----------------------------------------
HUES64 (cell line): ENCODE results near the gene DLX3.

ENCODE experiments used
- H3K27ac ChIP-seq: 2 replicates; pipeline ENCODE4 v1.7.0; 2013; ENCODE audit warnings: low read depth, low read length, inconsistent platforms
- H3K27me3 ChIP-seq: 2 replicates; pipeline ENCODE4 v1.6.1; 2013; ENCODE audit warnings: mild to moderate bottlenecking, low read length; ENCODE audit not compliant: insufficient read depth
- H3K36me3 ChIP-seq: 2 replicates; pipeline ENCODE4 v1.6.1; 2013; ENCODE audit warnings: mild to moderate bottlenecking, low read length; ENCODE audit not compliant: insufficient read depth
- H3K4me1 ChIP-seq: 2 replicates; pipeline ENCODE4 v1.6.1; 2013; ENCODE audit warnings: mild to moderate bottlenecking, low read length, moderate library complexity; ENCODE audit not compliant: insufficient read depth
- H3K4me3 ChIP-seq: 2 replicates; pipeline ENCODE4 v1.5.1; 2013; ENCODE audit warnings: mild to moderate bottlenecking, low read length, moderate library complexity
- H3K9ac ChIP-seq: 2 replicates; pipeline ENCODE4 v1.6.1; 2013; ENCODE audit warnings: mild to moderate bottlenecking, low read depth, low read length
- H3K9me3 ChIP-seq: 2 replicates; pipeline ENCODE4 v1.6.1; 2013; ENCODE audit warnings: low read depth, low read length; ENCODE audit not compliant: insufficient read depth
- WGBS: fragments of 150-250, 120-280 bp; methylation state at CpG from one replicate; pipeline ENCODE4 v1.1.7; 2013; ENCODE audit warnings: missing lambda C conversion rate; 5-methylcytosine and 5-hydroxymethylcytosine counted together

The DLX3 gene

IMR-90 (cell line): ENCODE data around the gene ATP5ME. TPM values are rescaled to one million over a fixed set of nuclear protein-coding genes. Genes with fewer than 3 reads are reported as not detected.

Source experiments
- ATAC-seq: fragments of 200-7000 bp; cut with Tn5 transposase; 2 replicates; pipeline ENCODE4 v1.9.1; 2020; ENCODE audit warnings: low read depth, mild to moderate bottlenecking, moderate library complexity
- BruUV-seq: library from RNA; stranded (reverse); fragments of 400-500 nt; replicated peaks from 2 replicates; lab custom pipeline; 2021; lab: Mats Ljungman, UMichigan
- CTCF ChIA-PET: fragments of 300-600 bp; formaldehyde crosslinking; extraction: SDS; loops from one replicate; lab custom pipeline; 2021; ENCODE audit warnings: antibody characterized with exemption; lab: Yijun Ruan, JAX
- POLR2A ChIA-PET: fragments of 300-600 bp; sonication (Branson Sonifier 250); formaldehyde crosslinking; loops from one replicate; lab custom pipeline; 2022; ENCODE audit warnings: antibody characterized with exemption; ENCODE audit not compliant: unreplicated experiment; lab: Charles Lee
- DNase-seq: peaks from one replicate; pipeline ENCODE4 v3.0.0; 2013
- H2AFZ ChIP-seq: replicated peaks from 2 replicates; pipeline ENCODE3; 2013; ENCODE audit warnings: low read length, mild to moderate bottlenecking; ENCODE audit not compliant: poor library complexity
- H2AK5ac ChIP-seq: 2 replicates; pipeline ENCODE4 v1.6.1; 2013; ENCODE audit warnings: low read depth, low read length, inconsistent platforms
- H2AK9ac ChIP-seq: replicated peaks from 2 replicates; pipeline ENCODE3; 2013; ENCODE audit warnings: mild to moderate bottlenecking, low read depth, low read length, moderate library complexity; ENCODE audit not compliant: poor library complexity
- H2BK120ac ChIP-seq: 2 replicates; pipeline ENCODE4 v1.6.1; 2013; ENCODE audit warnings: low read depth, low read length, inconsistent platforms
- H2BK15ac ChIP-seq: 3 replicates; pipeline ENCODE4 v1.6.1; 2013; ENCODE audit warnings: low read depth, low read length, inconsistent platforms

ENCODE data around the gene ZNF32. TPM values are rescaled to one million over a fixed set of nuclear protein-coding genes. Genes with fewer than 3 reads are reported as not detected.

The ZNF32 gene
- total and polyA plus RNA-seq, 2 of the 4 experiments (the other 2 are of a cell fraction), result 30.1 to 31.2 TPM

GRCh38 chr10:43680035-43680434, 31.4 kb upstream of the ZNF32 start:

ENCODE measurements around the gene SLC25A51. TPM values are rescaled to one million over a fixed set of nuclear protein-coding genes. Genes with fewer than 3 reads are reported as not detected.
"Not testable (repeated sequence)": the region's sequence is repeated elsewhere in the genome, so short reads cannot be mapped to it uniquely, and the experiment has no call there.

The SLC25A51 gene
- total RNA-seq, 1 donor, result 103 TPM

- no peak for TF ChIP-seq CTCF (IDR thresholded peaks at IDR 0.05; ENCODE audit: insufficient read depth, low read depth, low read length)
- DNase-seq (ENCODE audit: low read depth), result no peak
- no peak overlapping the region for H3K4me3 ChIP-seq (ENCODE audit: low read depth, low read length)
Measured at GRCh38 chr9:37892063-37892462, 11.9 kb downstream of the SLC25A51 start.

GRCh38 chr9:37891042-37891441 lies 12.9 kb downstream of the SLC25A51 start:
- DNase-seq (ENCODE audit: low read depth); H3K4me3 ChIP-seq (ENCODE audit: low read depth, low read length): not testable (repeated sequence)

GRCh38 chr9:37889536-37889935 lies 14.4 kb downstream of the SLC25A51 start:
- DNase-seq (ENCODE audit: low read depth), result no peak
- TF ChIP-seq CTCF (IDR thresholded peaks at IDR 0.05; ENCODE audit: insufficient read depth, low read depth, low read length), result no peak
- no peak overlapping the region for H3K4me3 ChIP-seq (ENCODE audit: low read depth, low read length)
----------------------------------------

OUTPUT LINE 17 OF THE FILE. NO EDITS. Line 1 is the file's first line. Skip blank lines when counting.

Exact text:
- POLR2A ChIA-PET: fragments of 300-600 bp; sonication (Branson Sonifier 250); formaldehyde crosslinking; loops from one replicate; lab custom pipeline; 2022; ENCODE audit warnings: antibody characterized with exemption; ENCODE audit not compliant: unreplicated experiment; lab: Charles Lee